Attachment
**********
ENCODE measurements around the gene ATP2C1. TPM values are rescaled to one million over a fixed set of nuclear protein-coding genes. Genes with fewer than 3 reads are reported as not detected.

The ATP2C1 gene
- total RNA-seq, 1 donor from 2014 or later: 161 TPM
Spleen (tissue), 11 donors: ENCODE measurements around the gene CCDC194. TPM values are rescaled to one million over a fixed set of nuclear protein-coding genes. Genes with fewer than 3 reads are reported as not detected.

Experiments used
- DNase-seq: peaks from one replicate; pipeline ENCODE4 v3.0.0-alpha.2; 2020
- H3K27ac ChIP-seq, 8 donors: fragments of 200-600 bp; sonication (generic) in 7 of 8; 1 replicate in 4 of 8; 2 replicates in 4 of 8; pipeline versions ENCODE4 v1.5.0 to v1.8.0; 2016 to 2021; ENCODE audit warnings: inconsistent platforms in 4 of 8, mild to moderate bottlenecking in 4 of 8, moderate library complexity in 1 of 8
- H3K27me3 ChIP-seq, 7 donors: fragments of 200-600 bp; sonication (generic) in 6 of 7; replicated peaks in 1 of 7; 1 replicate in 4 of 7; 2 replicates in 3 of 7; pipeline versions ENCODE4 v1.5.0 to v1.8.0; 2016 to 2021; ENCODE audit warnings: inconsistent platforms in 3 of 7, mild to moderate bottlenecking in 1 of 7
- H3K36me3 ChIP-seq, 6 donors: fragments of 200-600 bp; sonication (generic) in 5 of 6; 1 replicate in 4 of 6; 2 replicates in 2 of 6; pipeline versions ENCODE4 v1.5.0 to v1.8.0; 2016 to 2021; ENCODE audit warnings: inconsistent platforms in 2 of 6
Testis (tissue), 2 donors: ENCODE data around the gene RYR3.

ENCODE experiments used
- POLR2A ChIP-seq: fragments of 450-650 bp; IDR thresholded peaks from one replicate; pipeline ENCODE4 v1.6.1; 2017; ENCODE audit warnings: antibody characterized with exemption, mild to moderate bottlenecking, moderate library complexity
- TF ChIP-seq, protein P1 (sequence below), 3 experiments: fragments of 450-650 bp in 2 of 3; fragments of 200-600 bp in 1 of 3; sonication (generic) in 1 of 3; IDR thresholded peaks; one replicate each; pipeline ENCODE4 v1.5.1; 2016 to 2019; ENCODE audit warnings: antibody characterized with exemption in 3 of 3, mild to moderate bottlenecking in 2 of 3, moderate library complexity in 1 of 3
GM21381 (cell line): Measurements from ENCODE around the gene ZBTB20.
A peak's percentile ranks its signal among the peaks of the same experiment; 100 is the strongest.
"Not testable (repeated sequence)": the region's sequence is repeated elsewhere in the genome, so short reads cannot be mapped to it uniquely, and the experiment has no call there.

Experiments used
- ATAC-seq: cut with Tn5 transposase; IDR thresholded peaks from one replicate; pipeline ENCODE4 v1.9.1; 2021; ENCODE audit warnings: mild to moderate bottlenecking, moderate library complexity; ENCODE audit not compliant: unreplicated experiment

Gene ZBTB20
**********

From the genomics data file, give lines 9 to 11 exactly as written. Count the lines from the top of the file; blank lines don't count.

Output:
- H3K36me3 ChIP-seq, 6 donors: fragments of 200-600 bp; sonication (generic) in 5 of 6; 1 replicate in 4 of 6; 2 replicates in 2 of 6; pipeline versions ENCODE4 v1.5.0 to v1.8.0; 2016 to 2021; ENCODE audit warnings: inconsistent platforms in 2 of 6
Testis (tissue), 2 donors: ENCODE data around the gene RYR3.

ENCODE experiments used